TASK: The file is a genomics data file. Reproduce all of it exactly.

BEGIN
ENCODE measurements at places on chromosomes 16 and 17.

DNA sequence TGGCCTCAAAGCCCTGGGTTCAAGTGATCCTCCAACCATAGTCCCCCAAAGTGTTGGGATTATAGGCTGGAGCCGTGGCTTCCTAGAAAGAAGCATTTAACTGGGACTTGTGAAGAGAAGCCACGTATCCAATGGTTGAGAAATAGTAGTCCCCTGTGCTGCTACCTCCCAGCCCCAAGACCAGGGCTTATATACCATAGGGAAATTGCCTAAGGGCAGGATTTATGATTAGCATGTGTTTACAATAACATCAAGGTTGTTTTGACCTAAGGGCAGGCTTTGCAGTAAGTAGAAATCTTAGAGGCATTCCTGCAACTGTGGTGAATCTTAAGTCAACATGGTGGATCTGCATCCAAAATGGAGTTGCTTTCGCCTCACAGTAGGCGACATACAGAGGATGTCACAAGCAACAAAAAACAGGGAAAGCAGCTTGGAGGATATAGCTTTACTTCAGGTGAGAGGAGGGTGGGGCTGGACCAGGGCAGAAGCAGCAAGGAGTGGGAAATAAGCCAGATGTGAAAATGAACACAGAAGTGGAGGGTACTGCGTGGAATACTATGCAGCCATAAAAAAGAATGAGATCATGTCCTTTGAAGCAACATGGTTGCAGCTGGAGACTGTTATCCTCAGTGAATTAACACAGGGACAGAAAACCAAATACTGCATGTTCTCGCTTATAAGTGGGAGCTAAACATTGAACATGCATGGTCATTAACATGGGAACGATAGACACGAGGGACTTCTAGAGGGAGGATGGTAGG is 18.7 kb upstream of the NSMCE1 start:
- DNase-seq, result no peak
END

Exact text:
ENCODE measurements at places on chromosomes 16 and 17.

DNA sequence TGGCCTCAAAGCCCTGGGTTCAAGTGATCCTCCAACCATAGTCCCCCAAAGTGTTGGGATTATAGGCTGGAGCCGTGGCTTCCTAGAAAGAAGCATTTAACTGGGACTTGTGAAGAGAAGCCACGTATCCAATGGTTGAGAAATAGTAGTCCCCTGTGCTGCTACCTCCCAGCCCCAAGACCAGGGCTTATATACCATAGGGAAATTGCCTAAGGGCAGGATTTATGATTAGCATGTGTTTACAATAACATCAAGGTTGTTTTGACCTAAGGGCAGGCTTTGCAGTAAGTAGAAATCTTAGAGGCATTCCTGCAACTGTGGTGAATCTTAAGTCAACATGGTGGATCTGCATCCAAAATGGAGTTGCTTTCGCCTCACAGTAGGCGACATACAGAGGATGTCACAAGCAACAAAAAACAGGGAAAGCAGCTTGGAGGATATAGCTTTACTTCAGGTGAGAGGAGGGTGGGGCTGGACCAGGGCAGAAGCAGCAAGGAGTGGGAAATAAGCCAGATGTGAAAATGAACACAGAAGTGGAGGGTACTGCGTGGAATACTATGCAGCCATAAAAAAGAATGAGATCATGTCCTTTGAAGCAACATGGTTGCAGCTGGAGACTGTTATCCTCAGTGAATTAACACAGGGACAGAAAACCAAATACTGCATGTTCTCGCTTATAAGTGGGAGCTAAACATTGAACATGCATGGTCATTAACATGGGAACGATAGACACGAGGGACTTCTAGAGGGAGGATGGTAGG is 18.7 kb upstream of the NSMCE1 start:
- DNase-seq, result no peak